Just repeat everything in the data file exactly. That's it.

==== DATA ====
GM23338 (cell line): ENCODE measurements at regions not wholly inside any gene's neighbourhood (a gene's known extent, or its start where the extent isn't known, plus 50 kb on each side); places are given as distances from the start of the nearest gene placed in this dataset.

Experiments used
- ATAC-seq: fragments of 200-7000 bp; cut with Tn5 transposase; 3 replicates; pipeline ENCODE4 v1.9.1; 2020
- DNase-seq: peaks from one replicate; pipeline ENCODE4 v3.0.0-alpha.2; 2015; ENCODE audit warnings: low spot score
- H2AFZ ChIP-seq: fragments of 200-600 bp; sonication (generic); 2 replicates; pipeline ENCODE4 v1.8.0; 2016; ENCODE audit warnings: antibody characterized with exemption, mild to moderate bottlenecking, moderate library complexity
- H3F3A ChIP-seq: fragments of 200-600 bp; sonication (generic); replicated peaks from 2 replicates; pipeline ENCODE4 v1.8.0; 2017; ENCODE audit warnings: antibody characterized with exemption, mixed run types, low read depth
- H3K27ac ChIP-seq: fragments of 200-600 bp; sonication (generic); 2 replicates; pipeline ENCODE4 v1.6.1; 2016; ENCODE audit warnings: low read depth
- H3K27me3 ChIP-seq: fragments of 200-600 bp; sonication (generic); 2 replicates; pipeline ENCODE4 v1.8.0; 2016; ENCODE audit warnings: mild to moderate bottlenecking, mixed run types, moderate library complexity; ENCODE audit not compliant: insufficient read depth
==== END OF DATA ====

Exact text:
GM23338 (cell line): ENCODE measurements at regions not wholly inside any gene's neighbourhood (a gene's known extent, or its start where the extent isn't known, plus 50 kb on each side); places are given as distances from the start of the nearest gene placed in this dataset.

Experiments used
- ATAC-seq: fragments of 200-7000 bp; cut with Tn5 transposase; 3 replicates; pipeline ENCODE4 v1.9.1; 2020
- DNase-seq: peaks from one replicate; pipeline ENCODE4 v3.0.0-alpha.2; 2015; ENCODE audit warnings: low spot score
- H2AFZ ChIP-seq: fragments of 200-600 bp; sonication (generic); 2 replicates; pipeline ENCODE4 v1.8.0; 2016; ENCODE audit warnings: antibody characterized with exemption, mild to moderate bottlenecking, moderate library complexity
- H3F3A ChIP-seq: fragments of 200-600 bp; sonication (generic); replicated peaks from 2 replicates; pipeline ENCODE4 v1.8.0; 2017; ENCODE audit warnings: antibody characterized with exemption, mixed run types, low read depth
- H3K27ac ChIP-seq: fragments of 200-600 bp; sonication (generic); 2 replicates; pipeline ENCODE4 v1.6.1; 2016; ENCODE audit warnings: low read depth
- H3K27me3 ChIP-seq: fragments of 200-600 bp; sonication (generic); 2 replicates; pipeline ENCODE4 v1.8.0; 2016; ENCODE audit warnings: mild to moderate bottlenecking, mixed run types, moderate library complexity; ENCODE audit not compliant: insufficient read depth